Why Galapagos NV Shares Soared 30.5% in May
An expansion of a program to develop drugs for cystic fibrosis led to a sharp rally in the stock.
Pills And Dollars Flickr User Chris Potter
What: After AbbVie Inc. (NYSE:ABBV) expanded a collaboration with the company to work on therapies for cystic fibrosis, shares in Galapagos NV (NASDAQ:GLPG) jumped 30.5% last month, according to S&P Global Market Intelligence.
So what: On April, 29, AbbVie and Galapagos announced that the two were expanding their cystic fibrosis partnership.
Specifically, AbbVie has agreed to increase the potential milestones it will pay Galapagos for phases 1 and 2 trials to $600 million from the $350 million promised previously. The increase is due to success the two are having in creating multiple therapies that may be used in a triplet combination therapy addressing up to 90% of 80,000 patients globally diagnosed with this life-altering disease.
The companies plan to initiate human trials of triplet therapy in patients with an amenable F508del mutation beginning next year. In pre-clinical studies, triplet combinations under development have shown that they can significantly increase chloride transport when compared to Orkambi. Orkambi won approval for use in F508del patients in 2015 and in the first quarter, Vertex Pharmaceuticals (NASDAQ:VRTX) reported Orkambi sales of $223 million.
Momentum stemming from the expanded partnership with AbbVie was strengthened in late May when Gilead Sciences (NASDAQ:GILD) announced plans to move filgotinib -- a drug for the treatment of rheumatoid arthritis that's being co-developed with Galapagos -- into phase 3 trials. A phase 3 study in rheumatoid arthritis will commence in the third quarter. Gilead Sciences also announced plans to initiate phase 3 studies of filgotinib in Crohn's disease and phase 2/3 studies in ulcerative colitis in the coming months.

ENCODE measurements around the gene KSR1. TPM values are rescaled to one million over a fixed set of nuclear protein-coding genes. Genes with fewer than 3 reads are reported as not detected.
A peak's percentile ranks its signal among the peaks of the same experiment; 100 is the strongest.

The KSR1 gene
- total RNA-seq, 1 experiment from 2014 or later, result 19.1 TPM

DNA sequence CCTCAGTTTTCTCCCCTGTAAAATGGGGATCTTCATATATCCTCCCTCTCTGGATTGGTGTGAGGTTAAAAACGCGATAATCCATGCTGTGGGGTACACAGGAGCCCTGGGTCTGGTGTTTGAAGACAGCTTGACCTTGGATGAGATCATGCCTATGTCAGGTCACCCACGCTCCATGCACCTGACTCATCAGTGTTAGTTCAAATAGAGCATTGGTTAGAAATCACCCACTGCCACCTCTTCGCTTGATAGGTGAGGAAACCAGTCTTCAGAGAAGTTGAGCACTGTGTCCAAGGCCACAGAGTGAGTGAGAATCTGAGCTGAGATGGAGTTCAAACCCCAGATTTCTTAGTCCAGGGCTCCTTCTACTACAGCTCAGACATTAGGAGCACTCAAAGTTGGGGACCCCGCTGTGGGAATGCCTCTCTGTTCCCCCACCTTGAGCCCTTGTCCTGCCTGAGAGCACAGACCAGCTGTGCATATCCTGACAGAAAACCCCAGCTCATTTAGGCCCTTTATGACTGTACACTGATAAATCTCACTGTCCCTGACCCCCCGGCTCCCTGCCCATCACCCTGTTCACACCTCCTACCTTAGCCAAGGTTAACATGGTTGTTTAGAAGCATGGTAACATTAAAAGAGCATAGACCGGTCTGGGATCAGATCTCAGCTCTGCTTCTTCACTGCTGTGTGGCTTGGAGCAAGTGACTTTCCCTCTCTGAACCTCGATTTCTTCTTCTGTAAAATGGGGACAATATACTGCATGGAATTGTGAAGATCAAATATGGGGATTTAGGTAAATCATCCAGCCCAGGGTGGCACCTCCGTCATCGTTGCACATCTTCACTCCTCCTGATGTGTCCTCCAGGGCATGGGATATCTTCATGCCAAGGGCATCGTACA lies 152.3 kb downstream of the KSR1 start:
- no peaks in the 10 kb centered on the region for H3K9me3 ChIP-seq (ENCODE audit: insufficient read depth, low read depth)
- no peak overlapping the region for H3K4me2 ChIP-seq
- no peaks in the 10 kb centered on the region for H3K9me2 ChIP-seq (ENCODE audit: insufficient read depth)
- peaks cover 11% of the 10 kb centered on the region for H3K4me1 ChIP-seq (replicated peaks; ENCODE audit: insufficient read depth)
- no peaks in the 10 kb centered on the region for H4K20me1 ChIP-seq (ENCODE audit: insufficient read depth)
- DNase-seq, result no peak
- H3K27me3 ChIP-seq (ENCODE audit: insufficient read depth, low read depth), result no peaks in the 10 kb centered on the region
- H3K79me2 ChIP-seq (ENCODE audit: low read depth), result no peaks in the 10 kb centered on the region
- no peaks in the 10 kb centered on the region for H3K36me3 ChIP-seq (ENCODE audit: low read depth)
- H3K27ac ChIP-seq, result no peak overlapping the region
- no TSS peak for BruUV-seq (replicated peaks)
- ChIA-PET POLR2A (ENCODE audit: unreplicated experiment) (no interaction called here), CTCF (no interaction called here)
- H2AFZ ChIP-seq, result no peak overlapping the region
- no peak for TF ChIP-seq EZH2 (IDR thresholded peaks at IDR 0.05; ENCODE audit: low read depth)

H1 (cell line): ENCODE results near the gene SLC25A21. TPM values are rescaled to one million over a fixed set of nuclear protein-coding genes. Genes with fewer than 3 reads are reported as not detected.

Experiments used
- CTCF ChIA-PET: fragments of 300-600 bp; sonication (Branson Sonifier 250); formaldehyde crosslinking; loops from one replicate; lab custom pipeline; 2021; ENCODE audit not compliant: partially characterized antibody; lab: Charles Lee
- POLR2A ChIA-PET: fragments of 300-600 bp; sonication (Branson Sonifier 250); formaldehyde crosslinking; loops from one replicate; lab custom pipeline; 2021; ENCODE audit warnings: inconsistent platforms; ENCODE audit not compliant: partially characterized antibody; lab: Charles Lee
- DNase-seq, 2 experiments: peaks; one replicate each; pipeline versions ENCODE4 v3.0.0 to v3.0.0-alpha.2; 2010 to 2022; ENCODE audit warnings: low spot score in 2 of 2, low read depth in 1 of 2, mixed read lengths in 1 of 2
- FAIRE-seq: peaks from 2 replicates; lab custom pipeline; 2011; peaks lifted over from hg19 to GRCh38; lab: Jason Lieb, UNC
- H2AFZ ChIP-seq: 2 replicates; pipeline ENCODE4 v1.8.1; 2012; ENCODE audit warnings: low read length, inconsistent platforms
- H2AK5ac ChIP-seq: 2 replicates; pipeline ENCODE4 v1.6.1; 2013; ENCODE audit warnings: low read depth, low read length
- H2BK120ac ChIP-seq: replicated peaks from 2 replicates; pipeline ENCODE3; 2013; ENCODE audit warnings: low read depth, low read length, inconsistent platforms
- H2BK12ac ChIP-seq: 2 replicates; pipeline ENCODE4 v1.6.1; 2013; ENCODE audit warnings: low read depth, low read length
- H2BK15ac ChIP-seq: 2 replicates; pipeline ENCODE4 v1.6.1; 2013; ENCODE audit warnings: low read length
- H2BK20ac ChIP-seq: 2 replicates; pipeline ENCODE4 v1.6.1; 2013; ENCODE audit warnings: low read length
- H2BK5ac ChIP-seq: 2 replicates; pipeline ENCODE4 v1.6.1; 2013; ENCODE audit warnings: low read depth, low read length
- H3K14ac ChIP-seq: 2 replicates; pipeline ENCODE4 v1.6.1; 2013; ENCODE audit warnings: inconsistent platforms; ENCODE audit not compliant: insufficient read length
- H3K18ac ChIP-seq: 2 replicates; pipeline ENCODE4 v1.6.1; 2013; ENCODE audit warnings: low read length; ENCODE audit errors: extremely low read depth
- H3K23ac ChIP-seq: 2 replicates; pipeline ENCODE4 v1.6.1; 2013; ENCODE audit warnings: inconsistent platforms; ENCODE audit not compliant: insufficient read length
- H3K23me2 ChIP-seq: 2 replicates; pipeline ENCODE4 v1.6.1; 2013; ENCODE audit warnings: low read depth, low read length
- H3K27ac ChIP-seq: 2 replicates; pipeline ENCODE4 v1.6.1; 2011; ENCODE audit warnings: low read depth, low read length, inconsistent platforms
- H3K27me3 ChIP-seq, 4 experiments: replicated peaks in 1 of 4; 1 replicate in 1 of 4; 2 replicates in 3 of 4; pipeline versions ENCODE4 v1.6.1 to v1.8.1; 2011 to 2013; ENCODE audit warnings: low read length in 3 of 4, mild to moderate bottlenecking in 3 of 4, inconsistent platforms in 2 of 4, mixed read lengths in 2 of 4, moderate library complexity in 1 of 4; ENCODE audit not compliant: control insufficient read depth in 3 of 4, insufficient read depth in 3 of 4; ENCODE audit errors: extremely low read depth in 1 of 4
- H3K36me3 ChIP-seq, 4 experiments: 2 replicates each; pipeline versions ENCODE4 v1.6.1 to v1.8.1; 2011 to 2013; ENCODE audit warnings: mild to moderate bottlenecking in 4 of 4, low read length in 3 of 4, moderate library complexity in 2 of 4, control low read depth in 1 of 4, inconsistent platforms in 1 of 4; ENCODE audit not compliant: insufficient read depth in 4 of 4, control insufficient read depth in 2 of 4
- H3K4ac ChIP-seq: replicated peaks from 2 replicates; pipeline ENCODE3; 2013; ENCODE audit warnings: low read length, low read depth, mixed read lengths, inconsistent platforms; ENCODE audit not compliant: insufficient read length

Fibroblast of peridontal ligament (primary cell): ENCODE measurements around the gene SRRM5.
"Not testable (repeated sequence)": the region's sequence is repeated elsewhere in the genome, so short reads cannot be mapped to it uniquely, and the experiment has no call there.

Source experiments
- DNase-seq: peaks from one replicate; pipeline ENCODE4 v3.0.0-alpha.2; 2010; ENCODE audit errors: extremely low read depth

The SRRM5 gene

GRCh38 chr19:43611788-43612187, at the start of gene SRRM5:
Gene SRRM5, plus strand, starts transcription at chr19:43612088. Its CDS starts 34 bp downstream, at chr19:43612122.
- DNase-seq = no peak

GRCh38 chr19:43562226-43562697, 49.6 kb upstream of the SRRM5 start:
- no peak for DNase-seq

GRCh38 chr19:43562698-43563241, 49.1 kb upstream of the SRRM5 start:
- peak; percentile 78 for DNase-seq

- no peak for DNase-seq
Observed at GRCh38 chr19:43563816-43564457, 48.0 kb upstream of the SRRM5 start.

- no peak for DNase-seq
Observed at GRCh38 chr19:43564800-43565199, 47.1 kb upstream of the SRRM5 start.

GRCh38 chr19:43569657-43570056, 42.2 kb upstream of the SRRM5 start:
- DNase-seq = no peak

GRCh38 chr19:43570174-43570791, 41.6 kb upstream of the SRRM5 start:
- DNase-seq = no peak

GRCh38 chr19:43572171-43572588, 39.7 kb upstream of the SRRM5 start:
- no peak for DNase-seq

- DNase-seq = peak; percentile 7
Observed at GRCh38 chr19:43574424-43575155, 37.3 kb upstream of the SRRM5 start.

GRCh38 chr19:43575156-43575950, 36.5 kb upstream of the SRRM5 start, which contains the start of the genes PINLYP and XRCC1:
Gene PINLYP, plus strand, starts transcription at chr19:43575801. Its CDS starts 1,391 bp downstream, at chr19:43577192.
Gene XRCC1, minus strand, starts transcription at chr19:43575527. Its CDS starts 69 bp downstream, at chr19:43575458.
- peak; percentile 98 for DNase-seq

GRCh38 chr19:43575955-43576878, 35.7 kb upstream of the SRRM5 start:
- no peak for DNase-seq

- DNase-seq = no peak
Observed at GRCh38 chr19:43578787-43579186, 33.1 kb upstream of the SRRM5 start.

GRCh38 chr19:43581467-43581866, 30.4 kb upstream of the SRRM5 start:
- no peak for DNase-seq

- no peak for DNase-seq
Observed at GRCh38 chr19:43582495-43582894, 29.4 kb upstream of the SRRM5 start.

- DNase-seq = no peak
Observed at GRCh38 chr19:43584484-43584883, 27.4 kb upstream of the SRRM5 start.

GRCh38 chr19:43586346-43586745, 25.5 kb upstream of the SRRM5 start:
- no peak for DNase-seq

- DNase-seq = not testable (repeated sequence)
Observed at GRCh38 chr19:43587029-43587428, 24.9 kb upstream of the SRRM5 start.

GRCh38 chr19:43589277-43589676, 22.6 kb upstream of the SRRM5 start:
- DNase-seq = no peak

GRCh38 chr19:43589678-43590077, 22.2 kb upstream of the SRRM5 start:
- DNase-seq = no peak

Other key collaboration terms remain in place: tiered royalty payments on net sales, ranging from mid-teens to 20%. Galapagos retains commercial rights to China and South Korea, and has an option to co-promote in Belgium, Netherlands, and Luxembourg.
Now what: Galapagos' collaborations appear to be progressing smoothly, and given that its work with AbbVie and Gilead Sciences targets billion-dollar blockbuster indications, investors are right to be encouraged.
However, investors should remember that the cystic fibrosis drugs are in the earliest stages of development, and because of that, there's no telling what the clinical outcome of trials may be. Additionally, while filgotinib has shown solid efficacy and safety in trials so far, plenty of phase 3 trials miss their mark, so there's risk associated with the Gilead Sciences program, too.
Overall, Galapagos is an incredibly intriguing company that's got top-tier partnerships and potentially top-selling medications in the works. Stashing Galapagos away in risk-tolerant portfolios could be profit-friendly over the long haul, but investors will need to expect a lot of pops and drops along the way due to how many trials it's got